Grassroots activists are not happy about the prospect of a brokered convention blocking the nomination of Donald Trump or another insurgent as the GOP’s 2016 standard-bearer.
“The Republican establishment is playing with fire if they take any action that is perceived to harm the winners of caucus and primary states,” FreedomWorks CEO Adam Brandon said in a Friday statement. “If that’s what they are planning on doing, they may inadvertently set the stage for independent presidential campaigns and further damage an already fractured relationship with many conservatives and Republican voters, which is why insurgent candidates are thriving in the first place.”
Perennial talk of a contested convention turned serious Thursday when the Washington Post revealed that party leaders discussed the prospect of a floor fight during a dinner earlier this week. The news frustrated activists who suspect GOP leadership will try to hijack the nominating process, but it comes as the continuing depth of the Republican field has also raised the possibility that no one will secure the nomination before the convention takes place.
Ben Carson, whose presidential bid has exceeded expectations despite a recent dip in the polls, attacked the Republican National Committee over the reported meeting.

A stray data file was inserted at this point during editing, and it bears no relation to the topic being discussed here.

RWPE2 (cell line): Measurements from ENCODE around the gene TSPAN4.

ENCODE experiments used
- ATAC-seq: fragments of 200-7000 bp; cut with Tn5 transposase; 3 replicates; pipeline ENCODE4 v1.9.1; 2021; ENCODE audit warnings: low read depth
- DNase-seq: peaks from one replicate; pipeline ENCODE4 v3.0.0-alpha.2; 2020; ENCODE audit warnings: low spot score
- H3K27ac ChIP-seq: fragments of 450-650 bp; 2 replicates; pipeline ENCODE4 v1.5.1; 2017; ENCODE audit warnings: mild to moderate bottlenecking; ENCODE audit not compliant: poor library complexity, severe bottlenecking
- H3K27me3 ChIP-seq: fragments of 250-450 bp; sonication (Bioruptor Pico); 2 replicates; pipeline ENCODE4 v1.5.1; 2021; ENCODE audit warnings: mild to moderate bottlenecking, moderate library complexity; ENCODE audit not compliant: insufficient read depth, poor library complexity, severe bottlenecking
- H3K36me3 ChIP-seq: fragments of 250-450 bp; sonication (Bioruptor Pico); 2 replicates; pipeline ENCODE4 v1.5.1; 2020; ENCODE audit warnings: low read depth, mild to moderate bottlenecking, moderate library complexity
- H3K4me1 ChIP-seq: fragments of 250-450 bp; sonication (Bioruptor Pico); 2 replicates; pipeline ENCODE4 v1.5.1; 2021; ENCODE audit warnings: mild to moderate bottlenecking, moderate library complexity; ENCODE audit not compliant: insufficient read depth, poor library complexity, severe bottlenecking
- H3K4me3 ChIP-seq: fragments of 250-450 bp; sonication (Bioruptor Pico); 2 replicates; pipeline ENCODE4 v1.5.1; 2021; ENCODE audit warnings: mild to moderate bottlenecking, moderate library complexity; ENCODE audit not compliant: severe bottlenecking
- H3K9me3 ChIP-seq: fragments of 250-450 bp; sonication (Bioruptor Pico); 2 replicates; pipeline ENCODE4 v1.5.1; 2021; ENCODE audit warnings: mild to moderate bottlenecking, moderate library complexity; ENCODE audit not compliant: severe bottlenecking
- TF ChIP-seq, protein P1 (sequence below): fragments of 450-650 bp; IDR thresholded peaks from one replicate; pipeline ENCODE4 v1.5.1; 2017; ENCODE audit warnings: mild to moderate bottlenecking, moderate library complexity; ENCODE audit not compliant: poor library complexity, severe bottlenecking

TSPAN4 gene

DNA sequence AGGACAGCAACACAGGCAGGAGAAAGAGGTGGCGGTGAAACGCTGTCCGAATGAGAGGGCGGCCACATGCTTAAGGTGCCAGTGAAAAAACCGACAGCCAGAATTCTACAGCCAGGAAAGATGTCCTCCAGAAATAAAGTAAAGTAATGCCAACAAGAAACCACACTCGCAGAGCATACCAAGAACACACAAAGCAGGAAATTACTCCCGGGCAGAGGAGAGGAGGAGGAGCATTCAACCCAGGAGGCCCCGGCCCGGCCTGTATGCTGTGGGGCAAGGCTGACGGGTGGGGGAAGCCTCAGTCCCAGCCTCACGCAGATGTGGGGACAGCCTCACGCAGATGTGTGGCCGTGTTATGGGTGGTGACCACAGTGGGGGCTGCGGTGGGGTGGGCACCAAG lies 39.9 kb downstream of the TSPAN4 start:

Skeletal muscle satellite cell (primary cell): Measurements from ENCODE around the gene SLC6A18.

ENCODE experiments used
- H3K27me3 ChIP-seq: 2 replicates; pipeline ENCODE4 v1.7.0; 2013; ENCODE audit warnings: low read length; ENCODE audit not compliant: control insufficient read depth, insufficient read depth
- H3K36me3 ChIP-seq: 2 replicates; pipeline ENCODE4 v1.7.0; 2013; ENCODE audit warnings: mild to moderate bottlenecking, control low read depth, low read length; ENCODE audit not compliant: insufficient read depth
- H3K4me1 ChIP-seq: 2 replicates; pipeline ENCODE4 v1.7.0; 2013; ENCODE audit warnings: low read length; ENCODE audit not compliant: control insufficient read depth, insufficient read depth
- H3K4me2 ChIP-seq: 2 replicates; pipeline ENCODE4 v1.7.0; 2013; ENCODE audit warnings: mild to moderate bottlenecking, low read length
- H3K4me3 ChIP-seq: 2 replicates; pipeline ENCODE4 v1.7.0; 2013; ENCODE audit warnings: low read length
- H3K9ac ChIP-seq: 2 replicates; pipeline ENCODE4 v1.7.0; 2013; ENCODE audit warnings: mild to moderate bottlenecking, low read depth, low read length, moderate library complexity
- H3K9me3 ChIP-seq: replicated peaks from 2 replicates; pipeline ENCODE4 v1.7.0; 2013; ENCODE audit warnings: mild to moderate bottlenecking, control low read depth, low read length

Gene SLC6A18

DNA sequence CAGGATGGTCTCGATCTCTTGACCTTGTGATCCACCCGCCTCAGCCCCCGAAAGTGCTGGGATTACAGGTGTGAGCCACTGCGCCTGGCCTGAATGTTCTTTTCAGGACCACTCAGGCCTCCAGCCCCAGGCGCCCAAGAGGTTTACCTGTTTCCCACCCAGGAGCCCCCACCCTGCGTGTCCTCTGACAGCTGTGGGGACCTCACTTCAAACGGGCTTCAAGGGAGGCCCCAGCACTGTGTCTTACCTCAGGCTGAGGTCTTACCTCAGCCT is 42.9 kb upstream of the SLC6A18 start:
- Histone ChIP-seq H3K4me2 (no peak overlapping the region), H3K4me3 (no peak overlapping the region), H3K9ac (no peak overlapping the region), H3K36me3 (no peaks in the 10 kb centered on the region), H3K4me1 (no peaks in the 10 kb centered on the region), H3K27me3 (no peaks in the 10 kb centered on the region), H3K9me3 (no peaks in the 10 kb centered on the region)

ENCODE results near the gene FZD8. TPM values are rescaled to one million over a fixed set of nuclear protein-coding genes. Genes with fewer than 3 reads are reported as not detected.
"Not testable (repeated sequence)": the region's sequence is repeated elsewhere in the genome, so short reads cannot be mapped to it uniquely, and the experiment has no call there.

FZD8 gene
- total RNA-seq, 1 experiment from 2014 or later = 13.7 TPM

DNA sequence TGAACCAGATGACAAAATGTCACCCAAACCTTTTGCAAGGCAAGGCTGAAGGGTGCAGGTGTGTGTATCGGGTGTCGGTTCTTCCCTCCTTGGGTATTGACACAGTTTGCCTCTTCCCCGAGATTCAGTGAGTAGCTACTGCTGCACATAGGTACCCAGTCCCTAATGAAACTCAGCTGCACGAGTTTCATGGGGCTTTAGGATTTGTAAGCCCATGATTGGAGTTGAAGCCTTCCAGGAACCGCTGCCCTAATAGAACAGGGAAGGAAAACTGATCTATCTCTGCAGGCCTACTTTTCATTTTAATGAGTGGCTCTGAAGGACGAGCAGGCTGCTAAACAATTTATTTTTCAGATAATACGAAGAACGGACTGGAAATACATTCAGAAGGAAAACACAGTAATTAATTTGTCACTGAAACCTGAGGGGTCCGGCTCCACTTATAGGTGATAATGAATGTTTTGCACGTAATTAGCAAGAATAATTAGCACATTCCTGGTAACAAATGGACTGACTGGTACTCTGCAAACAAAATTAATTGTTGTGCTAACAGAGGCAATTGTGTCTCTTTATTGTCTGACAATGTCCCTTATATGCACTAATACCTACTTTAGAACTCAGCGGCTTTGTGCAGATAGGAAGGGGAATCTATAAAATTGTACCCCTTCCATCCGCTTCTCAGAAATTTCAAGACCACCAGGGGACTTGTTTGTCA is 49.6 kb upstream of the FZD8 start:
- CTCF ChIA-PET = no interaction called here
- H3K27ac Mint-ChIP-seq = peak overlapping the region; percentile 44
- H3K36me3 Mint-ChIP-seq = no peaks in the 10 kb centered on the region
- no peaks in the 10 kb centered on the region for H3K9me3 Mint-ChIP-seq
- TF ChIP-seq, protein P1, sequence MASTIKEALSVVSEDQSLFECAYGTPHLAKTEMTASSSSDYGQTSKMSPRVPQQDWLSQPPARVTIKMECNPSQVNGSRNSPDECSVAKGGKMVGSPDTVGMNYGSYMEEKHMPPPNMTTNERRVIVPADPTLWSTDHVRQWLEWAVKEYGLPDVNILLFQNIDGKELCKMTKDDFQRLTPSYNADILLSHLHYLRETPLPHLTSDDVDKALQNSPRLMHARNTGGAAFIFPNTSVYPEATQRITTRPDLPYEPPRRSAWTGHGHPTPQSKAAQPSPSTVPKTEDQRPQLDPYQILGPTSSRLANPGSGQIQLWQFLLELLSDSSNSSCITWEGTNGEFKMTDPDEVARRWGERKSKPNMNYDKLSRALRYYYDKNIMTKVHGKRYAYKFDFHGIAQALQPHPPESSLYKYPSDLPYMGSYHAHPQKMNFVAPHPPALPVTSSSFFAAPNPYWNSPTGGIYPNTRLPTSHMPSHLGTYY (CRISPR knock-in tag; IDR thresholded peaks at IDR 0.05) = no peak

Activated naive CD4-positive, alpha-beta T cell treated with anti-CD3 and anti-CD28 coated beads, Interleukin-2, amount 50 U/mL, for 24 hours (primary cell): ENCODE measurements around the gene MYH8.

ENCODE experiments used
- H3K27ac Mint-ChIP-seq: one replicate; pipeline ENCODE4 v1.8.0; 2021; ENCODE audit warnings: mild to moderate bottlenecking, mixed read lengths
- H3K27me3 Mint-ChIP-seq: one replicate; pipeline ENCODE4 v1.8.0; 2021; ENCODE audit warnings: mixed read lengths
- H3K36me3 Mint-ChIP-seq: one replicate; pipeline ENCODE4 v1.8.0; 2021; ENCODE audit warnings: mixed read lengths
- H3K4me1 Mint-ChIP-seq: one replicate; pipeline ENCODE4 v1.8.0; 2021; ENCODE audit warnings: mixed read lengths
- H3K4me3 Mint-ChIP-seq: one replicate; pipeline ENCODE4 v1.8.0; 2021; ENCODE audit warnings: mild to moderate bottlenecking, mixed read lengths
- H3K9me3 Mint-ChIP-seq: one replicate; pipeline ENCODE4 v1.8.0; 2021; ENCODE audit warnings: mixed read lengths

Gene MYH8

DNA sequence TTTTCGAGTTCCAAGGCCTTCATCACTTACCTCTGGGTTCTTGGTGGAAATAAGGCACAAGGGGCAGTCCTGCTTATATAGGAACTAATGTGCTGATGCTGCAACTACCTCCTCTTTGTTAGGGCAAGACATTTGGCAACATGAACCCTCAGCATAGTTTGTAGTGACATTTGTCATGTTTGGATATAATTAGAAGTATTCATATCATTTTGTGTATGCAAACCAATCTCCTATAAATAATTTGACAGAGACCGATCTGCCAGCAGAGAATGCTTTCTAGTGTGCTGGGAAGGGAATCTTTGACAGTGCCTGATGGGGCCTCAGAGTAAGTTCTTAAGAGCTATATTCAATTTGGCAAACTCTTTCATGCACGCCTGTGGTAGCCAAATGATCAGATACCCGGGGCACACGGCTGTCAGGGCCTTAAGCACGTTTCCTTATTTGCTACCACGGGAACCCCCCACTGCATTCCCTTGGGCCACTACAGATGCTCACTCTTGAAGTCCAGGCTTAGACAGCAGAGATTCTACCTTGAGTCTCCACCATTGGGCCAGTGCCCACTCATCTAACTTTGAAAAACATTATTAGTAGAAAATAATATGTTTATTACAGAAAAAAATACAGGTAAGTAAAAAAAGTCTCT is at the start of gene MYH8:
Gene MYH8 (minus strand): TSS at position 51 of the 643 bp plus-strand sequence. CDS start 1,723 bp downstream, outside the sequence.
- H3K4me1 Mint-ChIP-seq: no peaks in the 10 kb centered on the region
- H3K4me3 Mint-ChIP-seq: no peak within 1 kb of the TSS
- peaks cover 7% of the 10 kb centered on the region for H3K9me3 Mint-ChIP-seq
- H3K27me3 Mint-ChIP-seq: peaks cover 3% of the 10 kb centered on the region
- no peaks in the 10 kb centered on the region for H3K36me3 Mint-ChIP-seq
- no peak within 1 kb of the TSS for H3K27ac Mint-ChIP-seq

“If it is correct, every voter who is standing for change must know they are being betrayed. I won’t stand for it,” Carson said Friday. “I assure you, Donald Trump won’t be the only one leaving the party.”
#share#RNC spokesman Sean Spicer downplayed the significance of the report. “A question was asked on whether we are ready [for a contested convention],” he told Politico. “[RNC Chairman Reince Priebus] acknowledged that if we got to that point we would be prepared. Our job is to prepare for a successful nomination process.”
That’s the right message for FreedomWorks. “We believe that party leaders should prepare for the possibility that no candidate will arrive in Cleveland with the delegate count to win the nomination,” Brandon said. “That does not mean they should be making plans or taking any steps that would thwart the will of the millions of Republican voters who will have participated in the nominating process before the convention.”
#related#Republicans haven’t started a convention without a presumptive nominee since Ronald Reagan tried to upset President Gerald Ford in 1976. Jeb Bush’s team has been preparing donors for a similar scenario for months. “They’re certainly [relaying] that message in their fundraising community,” one person who has attended Bush fundraisers told NR in May. “To donors, they’re trying to manage expectations [by] saying, ‘Our objective here is to make it to the convention, not necessarily to win the first primaries.’”
Bush wouldn’t be the only candidate to show up at the convention loaded for bear. “It’s a deep field, without an overall front-runner; super PACs can keep candidates standing past their normal expiration date; and (perhaps most importantly) the calendar creates incentives for candidates to stay in as long as they can,” writes Real Clear Politics elections analyst Sean Trende. “After the early proportional representation states is a treasure-trove of winner-take-all states, which could catapult an also-ran to first place. Again, this isn’t more likely than not to occur, but it’s still the most likely single outcome, in my book.”
— Joel Gehrke is a political reporter for National Review.